Composed between the spaces of a sociologist who returns ‘home’ and finds herself becoming writer-as-resident. There is an explosion of psycho-geographies, place-based and ecological writings, based on walks. Who writes the city is very much connected to who has a right to the city. As we compose academic prose for the world Braiding Sweetgrass (2020) by Robin Wall Kimmerer can enable us to do a different braid with our writing; in terms of genres, disciplines and vernaculars.
Threaded through the time of now, deep time, the personal, colonialism and migration of plants, soil, animals, human and non-human life, a key note in the writing comes from observing how places and life are simultaneously both decomposing and recomposing.
Nirmal Puwar is a Reader, she joined the Sociology Department at Goldsmiths in 2003. She is currently a British Academy Innovative Fellow.
She has a longstanding interest in bodies and space, her book Space Invaders: race, gender and bodies out of place (2004), generated a conceptual frame work for considering the conditions of inclusion within institutions. She brings together a range of methods including, interviews, collaborative, creative and site-specific interventions.
The project Noise of the Past collaboratively re-figured the global war dead and memory with a post-colonial centre point. She co-led the strand on Space Invading in the Global Grace Grant on Gender and Cultural Equalities. At Goldsmiths, she co-founded the Methods Lab to mutate methods and to stretch the walls of the academy. Live Methods, co-edited with Les Back, is one of eighteen collections she has co-edited.
She has co-curated several exhibitions in the Kingsway Corridor at Goldsmiths, including Pierre Bourdieu in Algeria: Testimonies of Uprooting, Space and Gaze: Conversations with Jean Mohr and Edward Said in Palestine, as well as Migrating Dreams and Nightmares.
She is currently writing a collection on a One Mile Walk, whilst processing decompositions and recompositions of multiple forms of life, which will be published by Punctum Press. The writing process has been a journey of collaborations and creative non-fiction, see: Mint, Ball Hill, Meeting John Berger.
Accommodation suggestions for Everyday Enchantments conference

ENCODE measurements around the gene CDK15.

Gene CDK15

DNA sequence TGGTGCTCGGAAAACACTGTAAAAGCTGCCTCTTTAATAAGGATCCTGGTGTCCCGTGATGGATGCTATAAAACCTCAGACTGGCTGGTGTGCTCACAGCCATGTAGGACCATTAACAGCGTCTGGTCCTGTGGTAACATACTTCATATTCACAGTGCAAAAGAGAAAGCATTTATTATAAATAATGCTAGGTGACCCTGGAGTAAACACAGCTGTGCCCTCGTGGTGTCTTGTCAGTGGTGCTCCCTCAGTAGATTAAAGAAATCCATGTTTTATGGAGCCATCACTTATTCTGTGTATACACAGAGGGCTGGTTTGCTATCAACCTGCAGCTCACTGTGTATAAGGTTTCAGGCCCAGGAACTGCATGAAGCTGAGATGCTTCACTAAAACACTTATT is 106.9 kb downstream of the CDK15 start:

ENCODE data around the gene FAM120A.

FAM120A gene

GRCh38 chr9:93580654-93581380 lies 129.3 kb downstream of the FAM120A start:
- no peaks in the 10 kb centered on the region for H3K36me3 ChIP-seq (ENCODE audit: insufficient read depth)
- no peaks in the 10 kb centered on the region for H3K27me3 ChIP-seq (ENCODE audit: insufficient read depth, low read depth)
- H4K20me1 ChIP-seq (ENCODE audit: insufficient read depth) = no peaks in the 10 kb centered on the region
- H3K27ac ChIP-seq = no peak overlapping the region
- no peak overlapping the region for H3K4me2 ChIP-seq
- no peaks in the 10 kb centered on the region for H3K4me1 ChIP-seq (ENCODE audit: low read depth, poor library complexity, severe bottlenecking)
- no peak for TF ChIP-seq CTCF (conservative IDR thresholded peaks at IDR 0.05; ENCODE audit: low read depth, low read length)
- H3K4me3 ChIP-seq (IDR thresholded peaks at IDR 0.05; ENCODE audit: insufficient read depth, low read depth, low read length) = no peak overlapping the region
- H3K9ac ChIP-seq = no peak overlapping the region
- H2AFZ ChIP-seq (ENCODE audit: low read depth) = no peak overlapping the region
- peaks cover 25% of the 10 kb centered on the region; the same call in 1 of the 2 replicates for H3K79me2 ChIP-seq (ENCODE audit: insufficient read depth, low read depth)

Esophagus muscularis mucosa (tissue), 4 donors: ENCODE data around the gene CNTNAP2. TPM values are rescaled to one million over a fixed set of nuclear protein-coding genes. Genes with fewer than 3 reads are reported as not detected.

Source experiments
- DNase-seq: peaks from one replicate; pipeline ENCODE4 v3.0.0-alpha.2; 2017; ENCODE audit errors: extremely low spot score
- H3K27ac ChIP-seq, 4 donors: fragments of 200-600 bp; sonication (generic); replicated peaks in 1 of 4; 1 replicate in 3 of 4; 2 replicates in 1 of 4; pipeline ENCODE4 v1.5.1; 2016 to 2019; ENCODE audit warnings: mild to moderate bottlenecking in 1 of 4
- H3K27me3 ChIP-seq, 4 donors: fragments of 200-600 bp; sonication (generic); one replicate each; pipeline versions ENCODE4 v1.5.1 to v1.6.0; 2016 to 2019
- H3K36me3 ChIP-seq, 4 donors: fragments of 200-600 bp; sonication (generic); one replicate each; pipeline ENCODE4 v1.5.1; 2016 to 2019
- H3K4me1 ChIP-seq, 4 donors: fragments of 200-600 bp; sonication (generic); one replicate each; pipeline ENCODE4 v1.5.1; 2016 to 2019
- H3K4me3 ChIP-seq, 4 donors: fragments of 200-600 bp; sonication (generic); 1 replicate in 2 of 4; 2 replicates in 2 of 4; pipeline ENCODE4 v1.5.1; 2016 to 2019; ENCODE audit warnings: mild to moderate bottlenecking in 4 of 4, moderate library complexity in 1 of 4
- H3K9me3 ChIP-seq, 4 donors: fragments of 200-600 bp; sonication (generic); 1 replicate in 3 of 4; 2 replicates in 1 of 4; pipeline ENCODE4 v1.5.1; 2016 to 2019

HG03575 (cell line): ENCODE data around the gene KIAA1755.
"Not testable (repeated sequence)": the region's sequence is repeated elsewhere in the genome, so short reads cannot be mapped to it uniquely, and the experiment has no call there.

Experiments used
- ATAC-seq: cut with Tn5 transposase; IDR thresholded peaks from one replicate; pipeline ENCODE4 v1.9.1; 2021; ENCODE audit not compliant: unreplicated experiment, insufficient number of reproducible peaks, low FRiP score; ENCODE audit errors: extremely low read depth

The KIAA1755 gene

5-6 July 2023
The Conference venue is University of Manchester (Samuel Alexander building) Sat Nav, Oxford Rd, M13 9PL.
The affiliated hotel for the University is the Hyatt Regency Manchester (nearest to Conference venue) with both apartments and rooms.
The University preferential rate for conference visitors starts from £145.08 per night including breakfast.
Click on ‘Individual visitors’, tick to confirm you are attending a conference. This will take you to the Hyatt Regency website. Choose 'Book Now'; in 'Special Rate' choose 'Corporate Code'. Our code is 138884.
Other nearby star rated hotels:
Travelodge Manchester Upper Brook Street
From £70.99 per night
Express Holiday Inn Oxford Street Manchester
From £86.00 per night
Park Inn (Radisson)
From £60 per night
Premier Inn Portland Street
From £108 for two nights
From £207 for two nights
We subsidise the conference fees to keep them as low as possible. Standard fees are, broadly speaking, for anybody who has funding to cover this kind of cost, and concessionary fees are for people who don't e.g. self-funded PhD students, retired researchers, unwaged.
Any questions about fees, please just email firstname.lastname@example.org. If you have a disability and need to bring an assistant to the conference please email us too, so we can make sure we make any necessary preparations to help you in advance (and most importantly so that their name is on the list for lunch!).
We will endeavour to answer your individual enquiries about fees ASAP.
|Full conference 5th and 6th July||One day only|
|Standard full fee £180||Standard fee one day £130|
|Concessionary full fee £90||Concessionary one day fee £70|
Please complete your registration and payment by Friday, 16 June 2023.